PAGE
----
At its meeting on 8 March 2023, the Scottish Government National Child Protection Leadership Group received a presentation from Professor Alexis Jay on the recommendation on mandatory reporting of the independent Inquiry into Child Sexual Abuse (IICSA) in England and Wales, [recommendation 13]. The minutes of the meeting were published on 25 July 2023, and the relevant parts are reproduced below.
Independent Inquiry into Child Sexual Abuse (IICSA) in England and Wales, recommendation 13 mandatory reporting – presentation and discussion
Prof Alexis Jay summarised the background to the IICSA, and some of the main findings.
She noted many victims had similar experiences: abuse was rarely one-off, disclosure was often made long after the abuse took place, disclosure was often not met with sympathy or action, victims’ trauma is regularly retriggered and there are lifelong impacts, both physical and emotional, from their experiences. There were common behaviours of perpetrators: they targeted multiple victims, abused positions of power, made threats and exploited groups of victims e.g. with special talent, disabilities, reduced cognitive capacity, poverty etc.
There were organisational failures in institutions including poor leadership, not holding staff to account for actions, and prioritising reputation over victims. Wider societal issues included an unwillingness to speak about the issue, or that language used to describe events was not acceptable.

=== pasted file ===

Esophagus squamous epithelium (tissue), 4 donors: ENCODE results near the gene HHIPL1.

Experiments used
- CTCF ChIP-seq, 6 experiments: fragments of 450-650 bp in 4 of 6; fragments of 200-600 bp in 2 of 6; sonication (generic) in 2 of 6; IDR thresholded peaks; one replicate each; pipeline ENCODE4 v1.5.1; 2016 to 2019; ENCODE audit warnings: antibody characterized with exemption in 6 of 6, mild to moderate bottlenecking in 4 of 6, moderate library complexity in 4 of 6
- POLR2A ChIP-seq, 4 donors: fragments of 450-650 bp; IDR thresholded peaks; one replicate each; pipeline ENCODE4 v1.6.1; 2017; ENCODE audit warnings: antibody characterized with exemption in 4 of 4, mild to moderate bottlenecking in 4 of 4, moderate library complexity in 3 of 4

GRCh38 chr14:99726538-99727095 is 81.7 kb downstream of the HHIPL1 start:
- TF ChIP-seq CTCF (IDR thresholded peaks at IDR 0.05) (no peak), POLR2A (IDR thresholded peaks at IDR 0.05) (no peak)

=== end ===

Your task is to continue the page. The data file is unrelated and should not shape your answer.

There is massive global demand for online content portraying sexual activity with children. A multi-national analysis of prevalence, cause and how to prevent this activity is needed.
Victims felt that mandatory reporting would greatly improve their experience and would prevent further abuse; however, there was concern among professionals that it would overburden them and overwhelm the reporting agencies, and that some children would not disclose abuse due to fear over the consequences if mandatory reporting were in place. The IICSA report advised that concerns must legally be reported, with an exception for non-harmful consensual relationships between teenagers with less than three years age difference. It should be placed within child protection law as well as criminal law. A research paper by Professor Ben Matthews has noted positive outcomes in jurisdictions with mandatory reporting as opposed to those without, and the same author has provided a Model Law on mandatory reporting of CSA in England and Wales to the IICSA.
Members discussed the following issues:
- assessment by statutory agencies would be needed to avoid over-criminalising children who may have been exploited or who are committing non-harmful behaviour;
- education needs to be more involved in child protection processes;
- confidential services should not be excluded from mandatory reporting;
- there is a real issue with end-to-end encryption and tech companies absolving themselves legally from being able to identify and report abusive content because of it;
- tackling online abuse requires a multi-agency response e.g. better education for children, resourcing for police, principles for credit card companies not to take payment for this content;
- mandatory reporting can support the move in Scotland to focus on children’s rights;
- mandatory reporting can sit alongside early intervention to prevent abuse;
- it is important to have support for professionals who may be affected by disclosures of abuse.
The Chair thanked Prof Jay for attending in person and noted the group will take forward learning from this session.
A report of the meeting is carried in the The Scotsman. which indicated that the Scottish Government is no longer ruling out “mandatory reporting” laws for child sexual abuse.
The meeting preceded the announcement on 20 July 2023 by the Church of England that Professor Alexis Jay is to develop proposals for a fully independent structure for safeguarding scrutiny.